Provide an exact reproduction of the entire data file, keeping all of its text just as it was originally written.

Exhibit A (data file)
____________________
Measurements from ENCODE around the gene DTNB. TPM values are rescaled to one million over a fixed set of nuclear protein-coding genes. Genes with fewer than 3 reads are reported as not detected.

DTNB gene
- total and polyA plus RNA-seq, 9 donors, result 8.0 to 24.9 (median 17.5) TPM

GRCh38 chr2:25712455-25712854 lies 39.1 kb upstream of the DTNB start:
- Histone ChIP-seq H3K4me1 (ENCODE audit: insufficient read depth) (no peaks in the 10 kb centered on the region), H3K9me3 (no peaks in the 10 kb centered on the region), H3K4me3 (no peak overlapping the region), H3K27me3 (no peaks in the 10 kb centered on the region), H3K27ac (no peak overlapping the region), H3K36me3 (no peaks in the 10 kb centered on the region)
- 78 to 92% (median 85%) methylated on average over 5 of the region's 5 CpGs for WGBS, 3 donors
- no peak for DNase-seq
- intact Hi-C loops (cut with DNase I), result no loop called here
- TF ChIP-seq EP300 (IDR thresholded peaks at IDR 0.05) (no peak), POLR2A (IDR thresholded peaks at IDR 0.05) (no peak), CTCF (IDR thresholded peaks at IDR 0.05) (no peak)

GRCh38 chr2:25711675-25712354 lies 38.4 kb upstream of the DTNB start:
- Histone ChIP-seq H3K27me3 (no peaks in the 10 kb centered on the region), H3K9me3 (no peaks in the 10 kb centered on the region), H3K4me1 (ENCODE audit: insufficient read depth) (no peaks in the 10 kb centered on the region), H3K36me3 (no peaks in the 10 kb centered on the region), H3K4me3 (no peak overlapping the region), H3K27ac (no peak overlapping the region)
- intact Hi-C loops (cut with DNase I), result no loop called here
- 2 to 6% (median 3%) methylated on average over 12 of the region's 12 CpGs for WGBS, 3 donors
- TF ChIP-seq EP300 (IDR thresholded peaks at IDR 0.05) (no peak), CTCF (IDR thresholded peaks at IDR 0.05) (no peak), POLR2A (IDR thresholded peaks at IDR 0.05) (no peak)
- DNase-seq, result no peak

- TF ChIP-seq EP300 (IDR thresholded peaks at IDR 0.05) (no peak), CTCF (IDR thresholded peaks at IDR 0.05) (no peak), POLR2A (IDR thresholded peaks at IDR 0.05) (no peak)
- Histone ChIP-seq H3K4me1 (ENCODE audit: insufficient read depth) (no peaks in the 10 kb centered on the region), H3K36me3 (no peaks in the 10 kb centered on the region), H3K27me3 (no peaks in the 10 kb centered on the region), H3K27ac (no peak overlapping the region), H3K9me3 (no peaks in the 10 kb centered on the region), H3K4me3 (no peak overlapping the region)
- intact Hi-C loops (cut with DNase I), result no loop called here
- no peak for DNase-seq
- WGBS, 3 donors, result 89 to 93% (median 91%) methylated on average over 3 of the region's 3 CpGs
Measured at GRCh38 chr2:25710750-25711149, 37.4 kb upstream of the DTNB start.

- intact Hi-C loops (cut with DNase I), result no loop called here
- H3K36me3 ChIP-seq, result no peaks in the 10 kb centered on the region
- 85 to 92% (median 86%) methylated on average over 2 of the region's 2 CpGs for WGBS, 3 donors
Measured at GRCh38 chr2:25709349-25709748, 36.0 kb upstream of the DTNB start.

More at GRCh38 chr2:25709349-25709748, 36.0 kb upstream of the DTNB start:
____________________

Measurements from ENCODE around the gene DTNB. TPM values are rescaled to one million over a fixed set of nuclear protein-coding genes. Genes with fewer than 3 reads are reported as not detected.

DTNB gene
- total and polyA plus RNA-seq, 9 donors, result 8.0 to 24.9 (median 17.5) TPM

GRCh38 chr2:25712455-25712854 lies 39.1 kb upstream of the DTNB start:
- Histone ChIP-seq H3K4me1 (ENCODE audit: insufficient read depth) (no peaks in the 10 kb centered on the region), H3K9me3 (no peaks in the 10 kb centered on the region), H3K4me3 (no peak overlapping the region), H3K27me3 (no peaks in the 10 kb centered on the region), H3K27ac (no peak overlapping the region), H3K36me3 (no peaks in the 10 kb centered on the region)
- 78 to 92% (median 85%) methylated on average over 5 of the region's 5 CpGs for WGBS, 3 donors
- no peak for DNase-seq
- intact Hi-C loops (cut with DNase I), result no loop called here
- TF ChIP-seq EP300 (IDR thresholded peaks at IDR 0.05) (no peak), POLR2A (IDR thresholded peaks at IDR 0.05) (no peak), CTCF (IDR thresholded peaks at IDR 0.05) (no peak)

GRCh38 chr2:25711675-25712354 lies 38.4 kb upstream of the DTNB start:
- Histone ChIP-seq H3K27me3 (no peaks in the 10 kb centered on the region), H3K9me3 (no peaks in the 10 kb centered on the region), H3K4me1 (ENCODE audit: insufficient read depth) (no peaks in the 10 kb centered on the region), H3K36me3 (no peaks in the 10 kb centered on the region), H3K4me3 (no peak overlapping the region), H3K27ac (no peak overlapping the region)
- intact Hi-C loops (cut with DNase I), result no loop called here
- 2 to 6% (median 3%) methylated on average over 12 of the region's 12 CpGs for WGBS, 3 donors
- TF ChIP-seq EP300 (IDR thresholded peaks at IDR 0.05) (no peak), CTCF (IDR thresholded peaks at IDR 0.05) (no peak), POLR2A (IDR thresholded peaks at IDR 0.05) (no peak)
- DNase-seq, result no peak

- TF ChIP-seq EP300 (IDR thresholded peaks at IDR 0.05) (no peak), CTCF (IDR thresholded peaks at IDR 0.05) (no peak), POLR2A (IDR thresholded peaks at IDR 0.05) (no peak)
- Histone ChIP-seq H3K4me1 (ENCODE audit: insufficient read depth) (no peaks in the 10 kb centered on the region), H3K36me3 (no peaks in the 10 kb centered on the region), H3K27me3 (no peaks in the 10 kb centered on the region), H3K27ac (no peak overlapping the region), H3K9me3 (no peaks in the 10 kb centered on the region), H3K4me3 (no peak overlapping the region)
- intact Hi-C loops (cut with DNase I), result no loop called here
- no peak for DNase-seq
- WGBS, 3 donors, result 89 to 93% (median 91%) methylated on average over 3 of the region's 3 CpGs
Measured at GRCh38 chr2:25710750-25711149, 37.4 kb upstream of the DTNB start.

- intact Hi-C loops (cut with DNase I), result no loop called here
- H3K36me3 ChIP-seq, result no peaks in the 10 kb centered on the region
- 85 to 92% (median 86%) methylated on average over 2 of the region's 2 CpGs for WGBS, 3 donors
Measured at GRCh38 chr2:25709349-25709748, 36.0 kb upstream of the DTNB start.

More at GRCh38 chr2:25709349-25709748, 36.0 kb upstream of the DTNB start: